My purpose in getting a laser cutter was to make visible mechanisms, in order to make their operation clear. Here's the second example I've been working on: A visible pin-tumbler lock. With the key out, pins block the "core" from moving. But when the key is put in, the pins are all lifted to just the right height so that their tops line up along a "shear line". In a typical padlock, the core is then free to rotate, but in this version (as in some bike locks, for example), the core can instead slide out far enough to free a latch previously held in piece. Watch the video and it will all make sense (which is of course the whole point of making these things).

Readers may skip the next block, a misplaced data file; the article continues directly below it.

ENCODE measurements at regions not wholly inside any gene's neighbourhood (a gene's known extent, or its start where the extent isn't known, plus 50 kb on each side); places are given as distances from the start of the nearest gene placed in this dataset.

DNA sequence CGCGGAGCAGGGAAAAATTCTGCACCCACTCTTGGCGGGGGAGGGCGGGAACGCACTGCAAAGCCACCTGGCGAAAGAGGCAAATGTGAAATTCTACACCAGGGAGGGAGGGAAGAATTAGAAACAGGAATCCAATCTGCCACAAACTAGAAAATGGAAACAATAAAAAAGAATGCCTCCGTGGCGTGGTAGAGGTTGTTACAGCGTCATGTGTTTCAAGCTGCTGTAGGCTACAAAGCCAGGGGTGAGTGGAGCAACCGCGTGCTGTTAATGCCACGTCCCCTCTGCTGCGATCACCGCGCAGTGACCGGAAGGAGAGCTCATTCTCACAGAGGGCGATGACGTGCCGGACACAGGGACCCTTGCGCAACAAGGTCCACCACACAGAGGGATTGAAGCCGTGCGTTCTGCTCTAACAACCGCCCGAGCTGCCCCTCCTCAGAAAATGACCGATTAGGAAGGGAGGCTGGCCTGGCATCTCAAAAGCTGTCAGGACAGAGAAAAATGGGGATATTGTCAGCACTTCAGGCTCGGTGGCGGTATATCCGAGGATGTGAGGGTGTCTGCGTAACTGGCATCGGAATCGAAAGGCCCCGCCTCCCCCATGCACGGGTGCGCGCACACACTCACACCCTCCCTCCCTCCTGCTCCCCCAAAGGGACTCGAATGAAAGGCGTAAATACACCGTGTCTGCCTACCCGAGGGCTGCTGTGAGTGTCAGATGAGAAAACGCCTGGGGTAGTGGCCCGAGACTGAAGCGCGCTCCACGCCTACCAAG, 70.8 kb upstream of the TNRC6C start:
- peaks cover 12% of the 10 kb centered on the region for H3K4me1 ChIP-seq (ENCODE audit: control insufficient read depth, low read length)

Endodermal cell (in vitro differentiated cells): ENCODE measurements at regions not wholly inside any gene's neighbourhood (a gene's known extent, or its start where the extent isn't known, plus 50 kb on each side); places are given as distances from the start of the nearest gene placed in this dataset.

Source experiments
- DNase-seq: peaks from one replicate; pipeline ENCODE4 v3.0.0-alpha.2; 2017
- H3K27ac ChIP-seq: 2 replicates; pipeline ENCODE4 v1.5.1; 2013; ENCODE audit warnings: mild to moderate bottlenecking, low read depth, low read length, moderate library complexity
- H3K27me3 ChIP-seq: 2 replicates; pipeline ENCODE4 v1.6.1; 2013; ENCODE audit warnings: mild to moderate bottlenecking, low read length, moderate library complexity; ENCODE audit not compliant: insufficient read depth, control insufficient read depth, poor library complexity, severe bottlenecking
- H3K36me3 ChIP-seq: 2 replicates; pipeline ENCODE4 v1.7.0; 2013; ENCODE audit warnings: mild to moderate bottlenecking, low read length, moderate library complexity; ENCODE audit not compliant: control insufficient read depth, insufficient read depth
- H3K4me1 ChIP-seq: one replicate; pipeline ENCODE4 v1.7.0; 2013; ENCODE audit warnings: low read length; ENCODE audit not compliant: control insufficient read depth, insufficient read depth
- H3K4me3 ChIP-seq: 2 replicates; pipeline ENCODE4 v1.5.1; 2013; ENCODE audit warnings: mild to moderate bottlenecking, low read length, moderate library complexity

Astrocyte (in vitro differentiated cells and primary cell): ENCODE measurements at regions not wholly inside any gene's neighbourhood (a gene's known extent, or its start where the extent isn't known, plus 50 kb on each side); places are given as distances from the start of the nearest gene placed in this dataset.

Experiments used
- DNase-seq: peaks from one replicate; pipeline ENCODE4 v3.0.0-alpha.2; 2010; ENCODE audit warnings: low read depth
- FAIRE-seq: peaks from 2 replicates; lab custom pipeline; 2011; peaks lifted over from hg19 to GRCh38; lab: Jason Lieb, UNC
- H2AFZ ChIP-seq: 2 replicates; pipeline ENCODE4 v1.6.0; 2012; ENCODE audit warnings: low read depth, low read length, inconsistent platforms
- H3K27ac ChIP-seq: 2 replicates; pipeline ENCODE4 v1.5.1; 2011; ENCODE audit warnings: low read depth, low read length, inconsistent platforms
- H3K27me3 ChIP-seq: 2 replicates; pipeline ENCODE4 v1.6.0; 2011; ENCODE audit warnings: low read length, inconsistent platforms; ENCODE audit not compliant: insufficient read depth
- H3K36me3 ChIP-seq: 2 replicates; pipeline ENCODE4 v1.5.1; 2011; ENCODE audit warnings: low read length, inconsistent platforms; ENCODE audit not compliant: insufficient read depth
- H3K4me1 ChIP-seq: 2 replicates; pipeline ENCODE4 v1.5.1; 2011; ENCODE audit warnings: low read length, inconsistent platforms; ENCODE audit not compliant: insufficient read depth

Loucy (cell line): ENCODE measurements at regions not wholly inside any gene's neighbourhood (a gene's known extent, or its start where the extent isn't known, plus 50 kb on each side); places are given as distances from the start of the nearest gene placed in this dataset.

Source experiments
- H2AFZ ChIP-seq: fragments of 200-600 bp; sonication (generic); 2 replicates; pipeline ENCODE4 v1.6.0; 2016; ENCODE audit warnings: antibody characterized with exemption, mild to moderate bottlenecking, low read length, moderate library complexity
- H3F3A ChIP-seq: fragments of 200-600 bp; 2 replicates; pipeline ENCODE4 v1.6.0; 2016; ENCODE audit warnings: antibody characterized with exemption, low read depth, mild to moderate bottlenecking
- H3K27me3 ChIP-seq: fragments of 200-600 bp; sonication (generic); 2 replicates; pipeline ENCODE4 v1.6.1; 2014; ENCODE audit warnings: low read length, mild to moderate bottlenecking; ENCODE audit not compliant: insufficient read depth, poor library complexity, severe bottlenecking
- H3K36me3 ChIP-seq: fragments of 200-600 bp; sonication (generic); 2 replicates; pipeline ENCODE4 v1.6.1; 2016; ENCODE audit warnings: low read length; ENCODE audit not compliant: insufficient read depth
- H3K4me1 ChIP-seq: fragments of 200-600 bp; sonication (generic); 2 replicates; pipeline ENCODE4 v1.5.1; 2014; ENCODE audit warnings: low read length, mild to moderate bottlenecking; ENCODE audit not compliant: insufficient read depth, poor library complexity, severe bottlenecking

What the video doesn't show is that you can also pick this lock in the traditional way, by tensioning it (pulling gently on the core) and then using a thin tool to lift the pins one at a time until you find the one that is binding, then repeating until they all clear.
By the way, notice that the "springs" are completely bogus. In a real lock, springs push the pins down, but in this one the springs just act like small weights. The lock has to be held vertically so gravity can act in place of springs. Why did I do it that way? Because I haven't yet been able to figure out how to make acrylic springs that are weak enough to work for this situation. Everything I've tried has pushed way too hard, making it impossible to insert the key without a lot of wrangling. Acrylic is a terrible material to make springs out of, though I did get some extension springs to work pretty well in my previous mechanism.